At Eastern Soul, we endeavour to nurture ancient crafts while creating a sustainable business to support the incredible artisans of India and Nepal, we hope that these phenomenal customs will continue to be passed through generations. Each and every piece of jewellery is handcrafted; we do not mass-produce any of the designs. Each piece of jewellery is hand selected, partnering with small family business to ensure the utmost ethical standards are kept while obtaining the highest possible quality.
We also curate and collect vintage and antique tribal jewellery. Laced with ceremonial markings, these pieces embody their ancient path and are truly one of a kind. While we can’t guarantee the ethical conditions under their manufacture, we can confirm a high level of authenticity.
We are proud to have partnered up with non-for profit organisation the “Institute for Philanthropy and Humanitarian Development” (IPHD) based in the rural village of Bhikamkor Rajasthan, India. We work closely with the micro enterprise “Saheli women” which is a women’s empowerment project aimed to nurture traditional crafts through the art of textiles. We provide the women with training programs to improve their skills in sewing and embroidery techniques.
The Saheli centre is a place of acceptance, free of cultural taboos it invites all woman to have a space of self expression and creativity. The women are paid ethical wages for their work and through this project we aim to empower these women by giving them financial independence and skills training.
Each piece of jewellery ordered with be wrapped in a hand stitched and embroidered pouch made by our sisters from the Saheli centre. Through your order you are helping them on their journey of empowerment and independence. Thank you.
Rukiya is 26 years old and has lived in Bhikamkor since she was married at 16. Rukiya lives with her husband who owns a grocery store, together they support their four young daughters. Rukiuya attended a Muslim school for two years where she learned to speak Arab, Hindi and the local village language. Rukiya is 1/14 Muslim families in the predominately Hindu village of 2000 households. Being a minority, Rukiya says she often faces discrimination, but does not feel this is a problem within the Saheli Center. Rukiya has encouraged many others to join as she enjoys being able to 'learn and earn'. By doing so she hopes to give her children a better life by sending them to private school to complete the education that she was denied. Rukiya loves to work in the kitchen garden and has recently purchased a cow with her income from the center so she can provide her daughters with nutritous and healthy meals.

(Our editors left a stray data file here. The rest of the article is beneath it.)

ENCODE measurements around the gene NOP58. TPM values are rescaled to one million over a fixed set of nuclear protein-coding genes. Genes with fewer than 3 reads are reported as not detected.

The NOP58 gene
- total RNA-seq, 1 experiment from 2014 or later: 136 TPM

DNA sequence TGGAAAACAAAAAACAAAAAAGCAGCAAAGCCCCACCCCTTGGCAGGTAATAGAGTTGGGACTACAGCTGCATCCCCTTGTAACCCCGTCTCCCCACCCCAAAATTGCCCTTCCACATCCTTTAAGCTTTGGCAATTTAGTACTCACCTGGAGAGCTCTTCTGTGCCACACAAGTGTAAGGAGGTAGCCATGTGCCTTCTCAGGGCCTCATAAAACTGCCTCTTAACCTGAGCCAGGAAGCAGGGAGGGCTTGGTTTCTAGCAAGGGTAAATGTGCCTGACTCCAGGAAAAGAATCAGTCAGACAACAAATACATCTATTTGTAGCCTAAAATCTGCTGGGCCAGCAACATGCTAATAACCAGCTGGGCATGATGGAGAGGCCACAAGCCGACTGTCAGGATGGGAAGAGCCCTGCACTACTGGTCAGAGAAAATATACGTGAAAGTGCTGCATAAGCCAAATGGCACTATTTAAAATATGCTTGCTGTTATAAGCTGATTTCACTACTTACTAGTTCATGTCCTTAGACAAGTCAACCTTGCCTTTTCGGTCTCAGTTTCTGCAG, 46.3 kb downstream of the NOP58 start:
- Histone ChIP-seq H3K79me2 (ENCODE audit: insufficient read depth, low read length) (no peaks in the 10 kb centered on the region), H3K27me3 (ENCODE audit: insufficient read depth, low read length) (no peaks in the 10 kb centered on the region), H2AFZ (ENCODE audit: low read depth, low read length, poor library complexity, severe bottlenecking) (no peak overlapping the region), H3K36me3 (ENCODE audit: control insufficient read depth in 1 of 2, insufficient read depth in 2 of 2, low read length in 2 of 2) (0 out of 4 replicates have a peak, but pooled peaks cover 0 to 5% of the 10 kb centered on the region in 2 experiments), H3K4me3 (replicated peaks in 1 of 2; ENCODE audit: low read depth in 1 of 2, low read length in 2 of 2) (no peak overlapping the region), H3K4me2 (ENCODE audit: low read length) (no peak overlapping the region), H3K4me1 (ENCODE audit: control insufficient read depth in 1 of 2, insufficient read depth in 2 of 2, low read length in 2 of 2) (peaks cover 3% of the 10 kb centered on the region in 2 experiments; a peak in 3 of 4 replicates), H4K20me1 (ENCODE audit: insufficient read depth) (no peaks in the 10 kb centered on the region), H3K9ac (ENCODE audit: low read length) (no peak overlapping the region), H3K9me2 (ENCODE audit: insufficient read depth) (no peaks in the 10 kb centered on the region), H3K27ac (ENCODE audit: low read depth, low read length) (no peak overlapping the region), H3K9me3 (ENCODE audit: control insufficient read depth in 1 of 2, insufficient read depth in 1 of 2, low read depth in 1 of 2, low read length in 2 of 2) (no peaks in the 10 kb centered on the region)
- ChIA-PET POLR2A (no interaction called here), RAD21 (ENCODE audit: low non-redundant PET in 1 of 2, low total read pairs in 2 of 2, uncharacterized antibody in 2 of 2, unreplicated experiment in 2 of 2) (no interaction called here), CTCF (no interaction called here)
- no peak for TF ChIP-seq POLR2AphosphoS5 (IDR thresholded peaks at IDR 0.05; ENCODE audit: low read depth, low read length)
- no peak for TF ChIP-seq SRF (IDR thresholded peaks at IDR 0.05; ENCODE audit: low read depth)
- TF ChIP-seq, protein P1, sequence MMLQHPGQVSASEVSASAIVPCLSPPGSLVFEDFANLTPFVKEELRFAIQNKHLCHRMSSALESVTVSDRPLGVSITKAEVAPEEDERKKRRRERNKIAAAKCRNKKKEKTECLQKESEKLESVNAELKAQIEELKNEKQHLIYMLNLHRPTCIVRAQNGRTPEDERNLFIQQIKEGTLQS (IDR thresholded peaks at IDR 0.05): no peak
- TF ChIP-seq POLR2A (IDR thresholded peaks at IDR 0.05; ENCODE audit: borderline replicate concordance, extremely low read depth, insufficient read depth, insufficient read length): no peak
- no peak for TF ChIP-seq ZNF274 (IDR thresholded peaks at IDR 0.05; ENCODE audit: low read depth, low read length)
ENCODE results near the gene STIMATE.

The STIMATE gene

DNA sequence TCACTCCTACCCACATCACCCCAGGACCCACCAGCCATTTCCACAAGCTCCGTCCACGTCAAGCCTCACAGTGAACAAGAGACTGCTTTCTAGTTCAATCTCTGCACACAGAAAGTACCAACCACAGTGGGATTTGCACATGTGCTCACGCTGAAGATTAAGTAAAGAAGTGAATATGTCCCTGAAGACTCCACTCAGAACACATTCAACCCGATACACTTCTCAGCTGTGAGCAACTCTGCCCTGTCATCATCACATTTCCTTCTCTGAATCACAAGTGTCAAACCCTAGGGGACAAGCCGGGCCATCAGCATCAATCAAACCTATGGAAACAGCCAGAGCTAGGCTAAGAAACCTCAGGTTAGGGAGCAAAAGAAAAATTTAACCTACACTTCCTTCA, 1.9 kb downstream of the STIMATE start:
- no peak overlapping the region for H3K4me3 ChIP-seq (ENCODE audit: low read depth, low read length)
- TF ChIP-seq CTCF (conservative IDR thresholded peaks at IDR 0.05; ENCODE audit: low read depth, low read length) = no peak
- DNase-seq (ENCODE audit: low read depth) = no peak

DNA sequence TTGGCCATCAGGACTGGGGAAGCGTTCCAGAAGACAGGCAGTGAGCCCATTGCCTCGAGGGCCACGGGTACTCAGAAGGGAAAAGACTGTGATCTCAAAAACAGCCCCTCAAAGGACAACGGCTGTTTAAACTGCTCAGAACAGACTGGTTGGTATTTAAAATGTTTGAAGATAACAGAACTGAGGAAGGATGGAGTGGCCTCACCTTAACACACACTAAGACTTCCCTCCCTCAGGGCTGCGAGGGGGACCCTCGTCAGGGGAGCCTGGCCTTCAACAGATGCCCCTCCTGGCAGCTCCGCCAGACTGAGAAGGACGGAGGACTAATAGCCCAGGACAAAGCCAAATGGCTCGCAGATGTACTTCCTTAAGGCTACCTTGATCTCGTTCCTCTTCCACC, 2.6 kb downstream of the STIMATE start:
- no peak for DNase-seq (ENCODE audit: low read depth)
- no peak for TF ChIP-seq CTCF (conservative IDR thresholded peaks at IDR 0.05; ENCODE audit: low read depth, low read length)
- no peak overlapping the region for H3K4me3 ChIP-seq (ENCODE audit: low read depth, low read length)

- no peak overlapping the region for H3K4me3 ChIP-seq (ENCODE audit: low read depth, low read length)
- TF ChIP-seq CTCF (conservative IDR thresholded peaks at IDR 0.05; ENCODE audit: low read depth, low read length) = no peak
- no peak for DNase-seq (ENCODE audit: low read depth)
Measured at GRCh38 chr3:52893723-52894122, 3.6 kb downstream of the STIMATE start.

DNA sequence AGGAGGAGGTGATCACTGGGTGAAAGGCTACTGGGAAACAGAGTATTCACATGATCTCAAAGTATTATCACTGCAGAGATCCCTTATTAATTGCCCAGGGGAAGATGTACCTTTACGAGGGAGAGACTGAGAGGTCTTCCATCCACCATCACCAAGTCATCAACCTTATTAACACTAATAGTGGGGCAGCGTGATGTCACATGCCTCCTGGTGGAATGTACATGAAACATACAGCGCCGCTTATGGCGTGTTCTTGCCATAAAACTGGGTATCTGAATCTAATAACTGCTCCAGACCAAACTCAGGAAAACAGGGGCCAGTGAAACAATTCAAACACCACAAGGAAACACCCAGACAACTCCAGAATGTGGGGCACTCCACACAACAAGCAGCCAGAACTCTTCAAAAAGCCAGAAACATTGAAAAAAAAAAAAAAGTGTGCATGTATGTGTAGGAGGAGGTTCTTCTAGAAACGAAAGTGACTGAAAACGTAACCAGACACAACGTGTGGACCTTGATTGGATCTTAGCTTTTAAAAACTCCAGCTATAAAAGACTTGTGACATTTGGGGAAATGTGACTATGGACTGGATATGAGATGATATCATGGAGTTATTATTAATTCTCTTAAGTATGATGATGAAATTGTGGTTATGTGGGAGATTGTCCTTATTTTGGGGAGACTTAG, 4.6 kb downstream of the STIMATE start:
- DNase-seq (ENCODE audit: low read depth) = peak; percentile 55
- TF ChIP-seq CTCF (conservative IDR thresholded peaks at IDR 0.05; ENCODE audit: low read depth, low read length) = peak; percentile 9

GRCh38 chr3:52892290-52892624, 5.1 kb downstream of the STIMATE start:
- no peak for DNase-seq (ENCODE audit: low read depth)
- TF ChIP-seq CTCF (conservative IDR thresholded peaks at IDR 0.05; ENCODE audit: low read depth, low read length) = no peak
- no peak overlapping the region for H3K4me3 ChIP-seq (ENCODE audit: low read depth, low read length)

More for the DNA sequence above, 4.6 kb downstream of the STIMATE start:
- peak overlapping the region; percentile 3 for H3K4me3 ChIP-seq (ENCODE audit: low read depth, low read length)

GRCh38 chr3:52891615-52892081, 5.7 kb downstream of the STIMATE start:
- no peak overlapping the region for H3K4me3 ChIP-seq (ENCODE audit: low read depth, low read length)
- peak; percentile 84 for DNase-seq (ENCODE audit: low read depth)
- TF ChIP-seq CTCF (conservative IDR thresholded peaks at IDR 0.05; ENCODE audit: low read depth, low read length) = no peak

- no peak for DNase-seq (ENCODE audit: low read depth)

Neetu Rhati is from Bhikamkors merchant community and another key member of the Saheli Center. Neetu is bright, self motivated and determined to better her skills at the Center despite juggling her education where she achieves distinction. She is one of our most intelligent and dedicated girls, working hard to learn new skills and create new designs. Before Neetu and her mother joined the Center they had no guaranteed income. Now Neetu is able to contribute to the household funds and start accumulating savings for university.
Mamta Vaishnav is 20 years old and has lived in Bhikamkor with her family her entire life. Due to an unfortunate accident involving her mother, Mamta was only able to complete class 10 and left school to help her family with household chores while her mother recovered. Mamta wanted to continue her education but by the time her mother had recovered she was arranged to marry at age 18. Only a year later her husband was involved in a labouring job in Mumbai leaving her widowed. Despite coping with her husbands death she remains a strong and determined woman. Mamta has grown into a confident and dedicated member during her time at the Saheli Center. She never ceases to take initiative, has strong embroidery skills and currently leads our stitching program with her bubbly personality and shining smile.
Rekha Soni is 16 years old and is also known as the 'spicy chilli' because she is fierce and not afraid to speak her mind. Rekha lives at home with her parents and three siblings. Being the oldest girl means that she devotes a lot of her time to chores and household duties. The rest of her time is spent dedicated to her studies or stitching for Saheli Women. Rekha's study by correspondence is supported by her parents and sponsored by IPHD which allows her to balance her hectic schedule. Rekha is one of the most independent girls at the center and is developing into a capable young woman. Although her parents expect her to marry once finishing 12th grade, Saheli has given Rekha the opportunity to dream.
Kiran Sharma is the most educated of the Saheli Women with a Bachelor of Arts and hopes to one day complete her Masters Degree. For now, Kiran lives in a joint family with her in laws and two children, whilst her husband lives in another city to provide for them. Despite being well educated, living in a rural community puts Kiran at threat of falling below the poverty line, and she relies on Saheli Designs to provide for her children.
Leela is a mother of three daughters who lives with her husband, mother inlaw and buffalo on their farm situated 7 kms from the Saheli Centre. The family lives in a simple mud hut with no electricity and no running water. Despite their lack of facilities she manages to send her daughters to school with the help of IPHD, bath her buffalo in the local pond 3 kilometres from their house every day and find time to be one of the main tailors for Saheli Women. Leela always gives 100 percent in her work, takes a lot of pride in producing the best quality she is capable of and is eager to improve her skills.